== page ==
Anderson hopeful Bengals’ Ring of Honor selection could lead to Pro Football Hall of fame nod

Former Cincinnati Bengal offensive lineman Willie Anderson stands on the field to cheer on the Cincinnati Bengals during the Super Bowl LVI Opening Night Fan Rally presented by Gatorade Monday, Feb. 7, 2022 at Paul Brown Stadium in Cincinnati. NICK GRAHAM/STAFF

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Former Cincinnati Bengal offensive lineman Willie Anderson stands on the field to cheer on the Cincinnati Bengals during the Super Bowl LVI Opening Night Fan Rally presented by Gatorade Monday, Feb. 7, 2022 at Paul Brown Stadium in Cincinnati. NICK GRAHAM/STAFF

Lineman, former wide receiver Isaac Curtis voted in by Cincinnati fans

Willie Anderson said he never thought, as a right tackle, he would get the recognition Cincinnati Bengals fans have given him over the years or that it would spread on a national level.

The past two years he has been on the doorstep of a Pro Football Hall of Fame induction. While he came up short as a finalist this year, the Bengals are honoring him as the best right tackle of his era.

Bengals season ticket members voted Anderson and former wide receiver Isaac Curtis into the organization’s second Ring of Honor class, the team announced Wednesday. They join as the fifth and sixth members, following quarterback Ken Anderson, team founder/head coach Paul Brown, offensive tackle Anthony Muñoz and cornerback Ken Riley, who were inducted into the inaugural class last year.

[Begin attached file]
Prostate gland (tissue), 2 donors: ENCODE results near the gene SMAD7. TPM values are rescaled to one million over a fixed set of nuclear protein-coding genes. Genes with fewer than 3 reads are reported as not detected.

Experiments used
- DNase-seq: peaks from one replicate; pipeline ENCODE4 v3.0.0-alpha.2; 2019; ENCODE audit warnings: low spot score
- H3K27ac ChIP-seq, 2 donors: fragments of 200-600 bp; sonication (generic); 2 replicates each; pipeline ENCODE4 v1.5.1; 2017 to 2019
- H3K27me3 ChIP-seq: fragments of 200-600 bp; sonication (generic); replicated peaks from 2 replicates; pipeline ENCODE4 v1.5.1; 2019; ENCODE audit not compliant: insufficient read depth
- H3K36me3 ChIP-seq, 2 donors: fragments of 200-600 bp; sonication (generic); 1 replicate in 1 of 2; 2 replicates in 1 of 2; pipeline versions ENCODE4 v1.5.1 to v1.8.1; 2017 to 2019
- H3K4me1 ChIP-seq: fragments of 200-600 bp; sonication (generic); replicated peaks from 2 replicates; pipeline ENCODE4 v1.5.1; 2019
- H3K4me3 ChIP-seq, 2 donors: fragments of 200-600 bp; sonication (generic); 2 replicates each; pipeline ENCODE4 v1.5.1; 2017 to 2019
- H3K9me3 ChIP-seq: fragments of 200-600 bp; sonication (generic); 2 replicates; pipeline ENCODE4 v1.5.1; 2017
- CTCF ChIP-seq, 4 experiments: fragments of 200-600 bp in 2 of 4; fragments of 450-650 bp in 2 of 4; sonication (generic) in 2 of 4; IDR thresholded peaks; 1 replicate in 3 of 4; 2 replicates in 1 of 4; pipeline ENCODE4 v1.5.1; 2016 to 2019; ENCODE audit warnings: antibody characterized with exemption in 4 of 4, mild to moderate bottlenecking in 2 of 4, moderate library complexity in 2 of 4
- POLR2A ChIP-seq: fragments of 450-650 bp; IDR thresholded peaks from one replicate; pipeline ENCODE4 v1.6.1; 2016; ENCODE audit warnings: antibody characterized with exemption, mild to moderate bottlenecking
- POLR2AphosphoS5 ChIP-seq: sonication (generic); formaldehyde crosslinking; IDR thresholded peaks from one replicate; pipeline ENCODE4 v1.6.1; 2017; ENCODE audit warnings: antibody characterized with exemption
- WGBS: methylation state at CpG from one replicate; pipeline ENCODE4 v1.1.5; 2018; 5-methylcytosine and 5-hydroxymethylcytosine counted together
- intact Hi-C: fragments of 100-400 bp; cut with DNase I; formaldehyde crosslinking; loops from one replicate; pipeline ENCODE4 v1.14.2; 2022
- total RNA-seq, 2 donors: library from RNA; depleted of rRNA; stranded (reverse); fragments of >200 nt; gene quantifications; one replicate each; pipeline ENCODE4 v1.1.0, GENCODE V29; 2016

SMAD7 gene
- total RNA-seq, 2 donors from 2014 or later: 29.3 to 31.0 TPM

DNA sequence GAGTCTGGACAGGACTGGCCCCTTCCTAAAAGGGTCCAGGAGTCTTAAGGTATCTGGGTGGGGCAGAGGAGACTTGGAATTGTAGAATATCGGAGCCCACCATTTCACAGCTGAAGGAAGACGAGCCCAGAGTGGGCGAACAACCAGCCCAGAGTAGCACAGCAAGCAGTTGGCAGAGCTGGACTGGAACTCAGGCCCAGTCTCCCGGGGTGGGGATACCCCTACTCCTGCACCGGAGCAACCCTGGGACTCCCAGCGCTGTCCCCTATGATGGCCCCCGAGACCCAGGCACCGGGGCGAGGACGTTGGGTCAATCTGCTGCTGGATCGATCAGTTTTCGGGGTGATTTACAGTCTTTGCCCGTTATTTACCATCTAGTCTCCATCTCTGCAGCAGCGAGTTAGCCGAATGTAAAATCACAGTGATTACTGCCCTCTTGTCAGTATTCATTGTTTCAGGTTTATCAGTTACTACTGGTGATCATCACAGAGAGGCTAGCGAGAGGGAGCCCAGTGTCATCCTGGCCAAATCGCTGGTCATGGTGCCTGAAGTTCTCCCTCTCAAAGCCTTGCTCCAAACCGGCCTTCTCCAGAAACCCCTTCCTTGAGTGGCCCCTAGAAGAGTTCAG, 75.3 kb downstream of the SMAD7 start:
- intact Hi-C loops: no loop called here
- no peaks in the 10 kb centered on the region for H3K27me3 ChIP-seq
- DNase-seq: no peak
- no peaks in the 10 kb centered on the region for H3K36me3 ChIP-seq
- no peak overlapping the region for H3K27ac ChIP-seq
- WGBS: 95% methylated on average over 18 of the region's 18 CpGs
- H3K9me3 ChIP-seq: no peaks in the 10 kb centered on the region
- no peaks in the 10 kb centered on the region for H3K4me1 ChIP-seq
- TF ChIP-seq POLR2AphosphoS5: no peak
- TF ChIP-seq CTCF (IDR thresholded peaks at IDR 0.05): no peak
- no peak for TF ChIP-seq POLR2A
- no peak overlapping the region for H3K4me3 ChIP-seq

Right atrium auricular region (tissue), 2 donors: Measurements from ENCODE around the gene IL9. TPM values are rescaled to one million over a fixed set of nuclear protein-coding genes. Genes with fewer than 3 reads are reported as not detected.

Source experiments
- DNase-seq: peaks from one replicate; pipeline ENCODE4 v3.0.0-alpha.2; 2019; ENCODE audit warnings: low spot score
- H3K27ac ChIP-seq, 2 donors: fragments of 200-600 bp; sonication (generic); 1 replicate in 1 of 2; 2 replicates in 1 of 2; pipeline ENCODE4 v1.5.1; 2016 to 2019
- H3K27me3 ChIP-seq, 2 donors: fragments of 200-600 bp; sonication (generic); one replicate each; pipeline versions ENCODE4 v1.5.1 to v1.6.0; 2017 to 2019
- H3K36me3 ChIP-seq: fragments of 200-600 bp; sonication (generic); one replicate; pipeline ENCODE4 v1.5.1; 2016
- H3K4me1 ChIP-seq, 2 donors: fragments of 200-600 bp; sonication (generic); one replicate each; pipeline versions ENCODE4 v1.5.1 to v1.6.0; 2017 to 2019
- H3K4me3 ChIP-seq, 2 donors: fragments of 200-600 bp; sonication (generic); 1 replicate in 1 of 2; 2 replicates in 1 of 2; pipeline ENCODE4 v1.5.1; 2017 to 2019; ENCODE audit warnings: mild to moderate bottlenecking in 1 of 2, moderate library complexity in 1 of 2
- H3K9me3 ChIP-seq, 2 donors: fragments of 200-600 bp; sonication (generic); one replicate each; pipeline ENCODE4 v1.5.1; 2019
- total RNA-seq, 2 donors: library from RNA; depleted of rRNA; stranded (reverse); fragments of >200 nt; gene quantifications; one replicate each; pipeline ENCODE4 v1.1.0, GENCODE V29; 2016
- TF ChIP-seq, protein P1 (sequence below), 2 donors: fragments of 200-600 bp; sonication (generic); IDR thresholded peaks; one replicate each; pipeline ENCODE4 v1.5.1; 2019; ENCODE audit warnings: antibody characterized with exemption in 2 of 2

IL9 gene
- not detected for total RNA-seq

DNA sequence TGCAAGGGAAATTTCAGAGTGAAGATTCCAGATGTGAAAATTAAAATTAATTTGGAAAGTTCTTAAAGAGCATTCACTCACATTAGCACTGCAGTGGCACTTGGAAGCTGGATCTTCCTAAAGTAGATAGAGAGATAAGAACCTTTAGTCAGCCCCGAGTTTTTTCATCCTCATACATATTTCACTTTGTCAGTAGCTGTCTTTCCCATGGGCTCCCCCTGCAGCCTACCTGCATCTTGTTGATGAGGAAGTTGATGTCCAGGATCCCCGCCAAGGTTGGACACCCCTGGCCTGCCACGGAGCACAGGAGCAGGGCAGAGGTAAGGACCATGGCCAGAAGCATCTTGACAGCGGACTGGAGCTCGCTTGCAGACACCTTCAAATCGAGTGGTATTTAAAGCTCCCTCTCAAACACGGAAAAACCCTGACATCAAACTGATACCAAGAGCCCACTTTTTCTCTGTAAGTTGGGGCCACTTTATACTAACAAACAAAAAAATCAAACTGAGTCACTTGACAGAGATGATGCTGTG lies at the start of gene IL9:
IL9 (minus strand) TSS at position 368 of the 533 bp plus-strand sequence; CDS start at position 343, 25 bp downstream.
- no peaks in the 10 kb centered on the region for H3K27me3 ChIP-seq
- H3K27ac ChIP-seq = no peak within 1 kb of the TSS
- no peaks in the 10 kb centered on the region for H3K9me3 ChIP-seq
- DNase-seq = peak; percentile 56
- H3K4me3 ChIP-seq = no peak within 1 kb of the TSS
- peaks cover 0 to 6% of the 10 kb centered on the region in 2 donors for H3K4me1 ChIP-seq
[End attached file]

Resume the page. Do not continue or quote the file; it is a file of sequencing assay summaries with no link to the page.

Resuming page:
Anderson and Curtis will be recognized during a halftime ceremony at the Bengals’ Sept. 29 game against the Miami Dolphins. Anderson is hoping by his own organization now lifting him on a pedestal, it will help grab the attention of Hall of Fame voters.

“I would love to hope so,” Anderson said in a Zoom press conference Wednesday when asked if he thinks the Ring of Honor could help get him to Canton. “I never thought people would evaluate my career because there wasn’t a lot of limelight to it. My fourth through sixth year, I gave up no sacks. You just never know who they’re going to pick and choose. PFF and sites like that started to highlight guys like me. You hope guys pay attention to it, but you never know. I hope and pray they do.”

Both Anderson and Curtis expressed appreciation for the fans that voted them in and to the organization making the effort to acknowledge past players.

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Bengals tight end M.L. Harris celebrates a first-quarter touchdown with teammate Isaac Curtis during the AFC championship game, Jan. 10, 1982. Harris' only catch of the game put Cincinnati ahead 10-0. Photo courtesy of DDN Collection at Wright State University Special Collections & Archives

Bengals tight end M.L. Harris celebrates a first-quarter touchdown with teammate Isaac Curtis during the AFC championship game, Jan. 10, 1982. Harris' only catch of the game put Cincinnati ahead 10-0. Photo courtesy of DDN Collection at Wright State University Special Collections & Archives